Who is Bob Dylan?
A twentieth century legend, a giant of contemporary American music (and letters), with an unmistakable, inimitable ever-changing drawl? Or a humble folk musician – forever imitating his own idols, expressing himself through music, lyric and hard work, who happened to be in the right place (or the wrong place, perhaps) in the early 1960’s? Let’s dig into Chronicles Volume One to try and find out.
A Folk Musician
Bob Dylan, in Chronicles, tries hard to convince the reader that he’s only the hard-working folk musician. That the right place was New York. That all those people in the sixties got it wrong. Or that they hung on to something that didn’t exist and never could have. Or as he put it:
I really was never any more that what I was – a folk musician who gazed into the gray mist with tear-blinded eyes and made up songs that floated in a luminous haze.Bob Dylan – Chronicles Volume One
He goes on to say that he wasn’t a preacher performing miracles, but that the attention and adoration and harrasment that he received was of that level and that it would drive anyone mad. That while he was attempting to raise children and start a family people were calling for him to lead the people. To bring down the Roman Empire (as in America, and what it had become).
Thankfully Bob doesn’t dwell too much on this part of his life, and chooses to explore his feelings and experiences before the amazing fame took hold. Also he goes into some depth about after his status had subsided (from ‘Prophet, Messiah, Saviour’ down to ‘Legend, Icon, Enigma’, ‘anachronisms’ which are, according to Bob, easier to get around with…).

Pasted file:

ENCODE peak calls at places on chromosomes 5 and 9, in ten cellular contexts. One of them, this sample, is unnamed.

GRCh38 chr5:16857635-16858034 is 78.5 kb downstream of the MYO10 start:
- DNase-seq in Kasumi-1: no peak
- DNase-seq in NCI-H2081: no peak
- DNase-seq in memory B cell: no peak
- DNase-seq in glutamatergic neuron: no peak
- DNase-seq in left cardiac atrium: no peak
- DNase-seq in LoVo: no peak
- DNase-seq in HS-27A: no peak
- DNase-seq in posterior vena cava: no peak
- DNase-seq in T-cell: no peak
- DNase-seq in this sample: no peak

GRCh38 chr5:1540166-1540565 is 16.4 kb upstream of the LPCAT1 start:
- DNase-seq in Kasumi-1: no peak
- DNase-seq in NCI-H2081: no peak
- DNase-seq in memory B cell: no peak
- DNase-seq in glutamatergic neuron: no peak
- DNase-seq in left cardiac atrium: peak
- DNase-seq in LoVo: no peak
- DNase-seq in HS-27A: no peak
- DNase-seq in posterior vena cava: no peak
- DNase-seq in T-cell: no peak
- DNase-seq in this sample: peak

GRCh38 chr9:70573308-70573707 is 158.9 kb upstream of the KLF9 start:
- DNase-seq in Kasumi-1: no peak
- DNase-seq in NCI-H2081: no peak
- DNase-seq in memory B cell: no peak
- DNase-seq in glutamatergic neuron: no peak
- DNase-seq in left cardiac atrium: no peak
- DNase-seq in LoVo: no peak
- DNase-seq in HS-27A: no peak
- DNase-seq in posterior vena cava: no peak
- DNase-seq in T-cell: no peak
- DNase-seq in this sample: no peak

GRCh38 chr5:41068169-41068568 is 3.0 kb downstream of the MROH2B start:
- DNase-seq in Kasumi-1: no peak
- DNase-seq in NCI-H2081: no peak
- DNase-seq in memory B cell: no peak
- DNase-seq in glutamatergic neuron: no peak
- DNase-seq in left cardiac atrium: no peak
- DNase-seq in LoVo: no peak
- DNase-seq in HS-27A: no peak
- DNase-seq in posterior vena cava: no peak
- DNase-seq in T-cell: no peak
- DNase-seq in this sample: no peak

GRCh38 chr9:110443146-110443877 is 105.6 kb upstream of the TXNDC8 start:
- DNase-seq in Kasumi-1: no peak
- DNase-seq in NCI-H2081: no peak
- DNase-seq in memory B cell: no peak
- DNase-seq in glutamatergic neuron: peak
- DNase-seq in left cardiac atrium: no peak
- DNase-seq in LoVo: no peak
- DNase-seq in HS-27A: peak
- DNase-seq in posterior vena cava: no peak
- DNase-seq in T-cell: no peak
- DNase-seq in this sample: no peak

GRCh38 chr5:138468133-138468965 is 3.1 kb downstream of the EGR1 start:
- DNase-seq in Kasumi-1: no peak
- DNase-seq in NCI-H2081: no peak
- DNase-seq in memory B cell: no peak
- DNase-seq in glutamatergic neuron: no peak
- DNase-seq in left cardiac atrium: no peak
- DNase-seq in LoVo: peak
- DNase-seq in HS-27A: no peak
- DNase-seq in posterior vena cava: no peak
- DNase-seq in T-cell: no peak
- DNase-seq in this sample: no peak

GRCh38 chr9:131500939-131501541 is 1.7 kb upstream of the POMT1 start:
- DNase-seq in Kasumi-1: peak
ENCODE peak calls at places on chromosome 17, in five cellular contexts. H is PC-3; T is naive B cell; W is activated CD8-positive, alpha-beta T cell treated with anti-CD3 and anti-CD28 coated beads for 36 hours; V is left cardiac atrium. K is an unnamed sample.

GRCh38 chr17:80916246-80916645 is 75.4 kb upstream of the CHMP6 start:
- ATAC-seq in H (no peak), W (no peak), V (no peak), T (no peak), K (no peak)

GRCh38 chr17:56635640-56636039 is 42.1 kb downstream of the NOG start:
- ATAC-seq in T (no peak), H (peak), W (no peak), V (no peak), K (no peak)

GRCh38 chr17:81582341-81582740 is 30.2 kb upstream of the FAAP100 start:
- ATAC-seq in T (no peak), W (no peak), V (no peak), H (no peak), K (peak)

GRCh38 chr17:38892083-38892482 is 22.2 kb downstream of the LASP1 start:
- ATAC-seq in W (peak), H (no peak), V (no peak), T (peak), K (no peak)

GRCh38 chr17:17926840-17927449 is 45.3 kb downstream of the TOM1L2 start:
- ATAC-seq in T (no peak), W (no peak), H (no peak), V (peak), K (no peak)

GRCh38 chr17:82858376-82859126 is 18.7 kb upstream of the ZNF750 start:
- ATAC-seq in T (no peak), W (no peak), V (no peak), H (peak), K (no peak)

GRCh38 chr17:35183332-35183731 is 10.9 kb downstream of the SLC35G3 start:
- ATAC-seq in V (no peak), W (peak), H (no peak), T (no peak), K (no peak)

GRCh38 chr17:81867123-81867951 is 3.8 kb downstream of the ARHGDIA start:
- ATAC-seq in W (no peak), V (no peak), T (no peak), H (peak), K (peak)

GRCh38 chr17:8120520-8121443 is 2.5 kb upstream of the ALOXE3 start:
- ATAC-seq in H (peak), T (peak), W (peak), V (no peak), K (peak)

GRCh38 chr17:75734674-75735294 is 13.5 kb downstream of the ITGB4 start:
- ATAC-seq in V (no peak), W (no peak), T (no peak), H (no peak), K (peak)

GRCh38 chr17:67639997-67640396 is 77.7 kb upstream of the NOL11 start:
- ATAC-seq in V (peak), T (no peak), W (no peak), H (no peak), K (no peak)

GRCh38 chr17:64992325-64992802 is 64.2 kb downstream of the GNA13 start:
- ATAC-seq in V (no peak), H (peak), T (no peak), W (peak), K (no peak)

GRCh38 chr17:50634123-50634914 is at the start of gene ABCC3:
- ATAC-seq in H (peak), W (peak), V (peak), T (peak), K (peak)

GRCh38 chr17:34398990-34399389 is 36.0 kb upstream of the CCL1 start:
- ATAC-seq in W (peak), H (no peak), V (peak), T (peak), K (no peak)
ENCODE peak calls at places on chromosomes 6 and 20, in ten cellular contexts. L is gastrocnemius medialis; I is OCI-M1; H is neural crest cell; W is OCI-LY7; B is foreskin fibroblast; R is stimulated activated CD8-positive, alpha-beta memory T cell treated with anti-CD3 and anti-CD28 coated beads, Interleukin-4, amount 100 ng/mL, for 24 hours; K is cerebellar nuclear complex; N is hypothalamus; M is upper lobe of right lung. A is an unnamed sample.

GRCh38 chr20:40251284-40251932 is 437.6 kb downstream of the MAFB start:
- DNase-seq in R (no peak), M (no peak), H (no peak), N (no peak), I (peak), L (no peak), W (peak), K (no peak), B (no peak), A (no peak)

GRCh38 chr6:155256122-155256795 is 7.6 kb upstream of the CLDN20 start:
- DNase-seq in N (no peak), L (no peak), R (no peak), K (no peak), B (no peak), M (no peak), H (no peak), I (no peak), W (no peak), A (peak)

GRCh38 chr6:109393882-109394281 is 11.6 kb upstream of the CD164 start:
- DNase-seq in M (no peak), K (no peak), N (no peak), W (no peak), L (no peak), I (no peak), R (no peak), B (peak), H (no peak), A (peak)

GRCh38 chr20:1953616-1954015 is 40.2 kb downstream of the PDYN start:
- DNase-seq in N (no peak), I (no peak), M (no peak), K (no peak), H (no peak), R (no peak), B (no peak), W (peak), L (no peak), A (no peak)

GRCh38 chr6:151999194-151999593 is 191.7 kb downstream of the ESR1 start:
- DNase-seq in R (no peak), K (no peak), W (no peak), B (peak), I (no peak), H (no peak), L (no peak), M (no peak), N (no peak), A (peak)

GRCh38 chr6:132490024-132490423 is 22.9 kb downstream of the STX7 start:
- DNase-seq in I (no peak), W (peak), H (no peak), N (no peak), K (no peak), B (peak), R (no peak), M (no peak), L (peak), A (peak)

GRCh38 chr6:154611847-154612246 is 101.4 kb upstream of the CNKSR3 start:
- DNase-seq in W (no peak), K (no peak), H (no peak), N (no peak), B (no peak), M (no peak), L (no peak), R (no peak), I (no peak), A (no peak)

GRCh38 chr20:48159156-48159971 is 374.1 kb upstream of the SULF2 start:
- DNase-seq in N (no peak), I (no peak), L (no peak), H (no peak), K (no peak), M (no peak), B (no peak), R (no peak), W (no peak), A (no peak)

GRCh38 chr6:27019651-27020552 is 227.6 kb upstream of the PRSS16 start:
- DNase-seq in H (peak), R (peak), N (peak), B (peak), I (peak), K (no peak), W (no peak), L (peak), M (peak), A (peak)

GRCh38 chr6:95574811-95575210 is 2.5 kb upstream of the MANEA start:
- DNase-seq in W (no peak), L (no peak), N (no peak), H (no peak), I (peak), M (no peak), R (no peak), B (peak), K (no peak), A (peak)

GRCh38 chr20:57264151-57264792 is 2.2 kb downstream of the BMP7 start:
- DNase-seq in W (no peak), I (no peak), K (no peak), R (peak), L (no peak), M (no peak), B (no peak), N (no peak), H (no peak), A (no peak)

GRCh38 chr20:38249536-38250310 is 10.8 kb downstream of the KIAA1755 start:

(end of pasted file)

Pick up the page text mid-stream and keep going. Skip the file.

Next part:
Bob recalls working on later albums in some of the middle chapters and dives deep into the writing and recording process for his 1989 album Oh Mercy. The work involved sounds draining, the effort intense. His relationships, with his wife, the musicians and his producer, are tested by the experience but remain strong. Some of the insecurities which, one imagines, all aging/changing artists must deal with are written about head on. His experience with fellow aging rockers The Grateful Dead sounds like it would make an interesting book in itself.
Where the Book Really Shines
The first and last of the chapters – in which Bob recalls leaving his hometown, living in New York, mainly on other people’s sofas, performing anywhere he could with his ‘harp‘ and his ‘double-0 Martin acoustic‘, really standout though. They’re fantastic to read. His rambling style in these sections is great. It’s nostalgic, indulgent, and passionate – these are some of his fondest memories. They are the creation myth of this towering figure.
The details, in the odd way memories have, are at times vague and murky. At other times they are bright and clear. The specifics of place and weather and timings and all kinds of interesting minutiae bundled in with vagaries and generalisation.
And the people. The names are eclectic. People you’ve heard of, many you’ve not, people you’re supposed to know and those you aren’t. Those that shine in Bob’s memory, and a few who don’t.
His memories of listening to records over and over, and of trying his hardest to find different records by the artists he admired, of encountering others greatly inspired by those artists – his awe at discovering Woody Guthrie’s music, and how Robert Johnson’s music, lyrics and image had him ‘possessed’ on the very same day that he signed to Columbia records, and many more gems are found in these chapters.
Legend, Humble Musician, or Both?
As mentioned Bob tries hard to convince you he’s simply a folk singer and nothing more, however, with these memories and anecdotes he manages only to confirm his legendary status…